June 6, 2005

Supreme Micromanagement vs States’ Rights

Although I am pretty right wing by most people’s standards, there are a few issues upon which my views differ from those of many of my fellow conservatives, and in this instance I think the Supreme Court has given its blessing to the guv’mint to interfere in affairs that should be left to the discretion of individual states.

Court Rules Against Pot for Sick People

Washington (AP) - Federal authorities may prosecute sick people whose doctors prescribe marijuana to ease pain, the Supreme Court ruled Monday, concluding that state laws don’t protect users from a federal ban on the drug.


The decision is a stinging defeat for marijuana advocates who had successfully pushed 10 states to allow the drug’s use to treat various illnesses.


Justice John Paul Stevens, writing the 6-3 decision, said that Congress could change the law to allow medical use of marijuana.


In a dissent, Justice Sandra Day O’Connor said that states should be allowed to set their own rules.


Interestingly enough, O’Connor was joined in her dissent by Chief Justice William Rehnquist and Justice Clarence Thomas. Liberals take note: Medical marijuana is a liberal issue and there’s Clarence Thomas, the accomplished black man whom you demean, for his conservatism, as a traitor to his “people”, coming down on your side of the equation. Try and find some spin to put on that!


I am totally on the dissenters’ side in this.

Living in San Francisco and socializing with a lot of people here, I’ve gotten to know quite a few people who have medical marijuana prescriptions. These are people with severely painful, permanent internal disorders, AIDS and other ailments whose agonies are either relieved or minimized by smoking marijuana. It really, truly helps them and while it is profoundly less expensive than some of the pharmaceuticals they would otherwise have to take, many at the taxpayer’s expense, it also works better than many of those prescription drugs and doesn’t feature the harsh side effects that are associated with most pharmaceuticals.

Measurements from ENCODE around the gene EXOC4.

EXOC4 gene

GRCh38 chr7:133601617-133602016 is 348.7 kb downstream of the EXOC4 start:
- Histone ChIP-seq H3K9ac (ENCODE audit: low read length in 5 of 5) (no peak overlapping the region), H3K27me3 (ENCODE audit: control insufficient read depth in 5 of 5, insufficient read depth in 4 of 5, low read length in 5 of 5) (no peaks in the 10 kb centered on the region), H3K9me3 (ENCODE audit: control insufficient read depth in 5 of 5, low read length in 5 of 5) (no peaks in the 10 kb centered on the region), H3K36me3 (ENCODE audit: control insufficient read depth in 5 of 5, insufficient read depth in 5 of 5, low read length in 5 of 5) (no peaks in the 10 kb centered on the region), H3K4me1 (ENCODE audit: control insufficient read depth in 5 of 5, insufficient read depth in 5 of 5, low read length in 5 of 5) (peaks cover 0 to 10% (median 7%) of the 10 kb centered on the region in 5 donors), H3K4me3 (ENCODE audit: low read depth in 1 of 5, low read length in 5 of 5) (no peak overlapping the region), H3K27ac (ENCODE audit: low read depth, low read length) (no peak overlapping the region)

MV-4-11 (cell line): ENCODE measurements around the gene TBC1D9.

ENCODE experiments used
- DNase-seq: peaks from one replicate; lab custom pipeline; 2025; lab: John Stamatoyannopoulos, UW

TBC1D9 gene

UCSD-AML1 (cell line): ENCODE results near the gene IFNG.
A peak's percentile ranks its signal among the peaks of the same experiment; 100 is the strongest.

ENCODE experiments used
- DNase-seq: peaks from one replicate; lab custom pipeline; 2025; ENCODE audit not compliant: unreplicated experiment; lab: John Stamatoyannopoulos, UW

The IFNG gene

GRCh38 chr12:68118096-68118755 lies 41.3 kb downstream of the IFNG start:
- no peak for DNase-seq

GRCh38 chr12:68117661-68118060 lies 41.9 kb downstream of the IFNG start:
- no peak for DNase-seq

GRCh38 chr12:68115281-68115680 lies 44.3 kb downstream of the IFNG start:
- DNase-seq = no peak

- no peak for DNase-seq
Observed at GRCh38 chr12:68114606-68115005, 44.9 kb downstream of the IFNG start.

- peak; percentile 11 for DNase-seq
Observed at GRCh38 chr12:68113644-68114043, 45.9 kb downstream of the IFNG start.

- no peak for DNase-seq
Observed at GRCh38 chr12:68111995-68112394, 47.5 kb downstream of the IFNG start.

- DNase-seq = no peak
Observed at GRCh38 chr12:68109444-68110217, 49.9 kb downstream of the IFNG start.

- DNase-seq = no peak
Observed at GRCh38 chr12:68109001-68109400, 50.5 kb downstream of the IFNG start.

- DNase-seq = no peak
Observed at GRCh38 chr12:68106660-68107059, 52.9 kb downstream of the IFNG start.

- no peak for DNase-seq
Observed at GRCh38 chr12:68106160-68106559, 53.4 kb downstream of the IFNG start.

I truly cannot understand why the folks on my side of the aisle are continuing to be so damned boneheaded about this.  


There is no interstate trafficking in California’s medical marijuana program, all the legal herb sold here is grown in California and it is illegal to transport it out of the state for commercial purposes. People can also grow plants at home for their personal medical use, and a great many do because it’s cheaper than buying by weight. Seeds and young marijuana plants are sold at many of the “weed shops”(my own term).

In short, as long as a state keeps its legal sweet leaf (think Black Sabbath here, with Ozzie on their album Master Of Reality) industry entirely within its borders, the federal government should allow that state to make its own determinations regarding marijuana laws and their enforcement.

That would leave a whole lot more ATF assets free to go after the heroin, crystal & crack cocaine, oxycontin and methamphetamine traffickers who constitute the real threats by purveying addictive products that destroy families, ruin lives and create violent street crime.

In my honest opinion, the government is wasting millions of dollars in man hours(ooops! This is San Francisco, so it’s person hours) and logistics fighting the sale, use and possession of a product that will inevitably be decriminalized, at the very least, within the next few years as members of more recent generations replace the older politicians in the Senate. 


“The states’ core police powers have always included authority to define criminal law and to protect the health, safety, and welfare of their citizens,” said O’Connor…. 


Right on!

by @ 7:31 pm. Filed under Opinion
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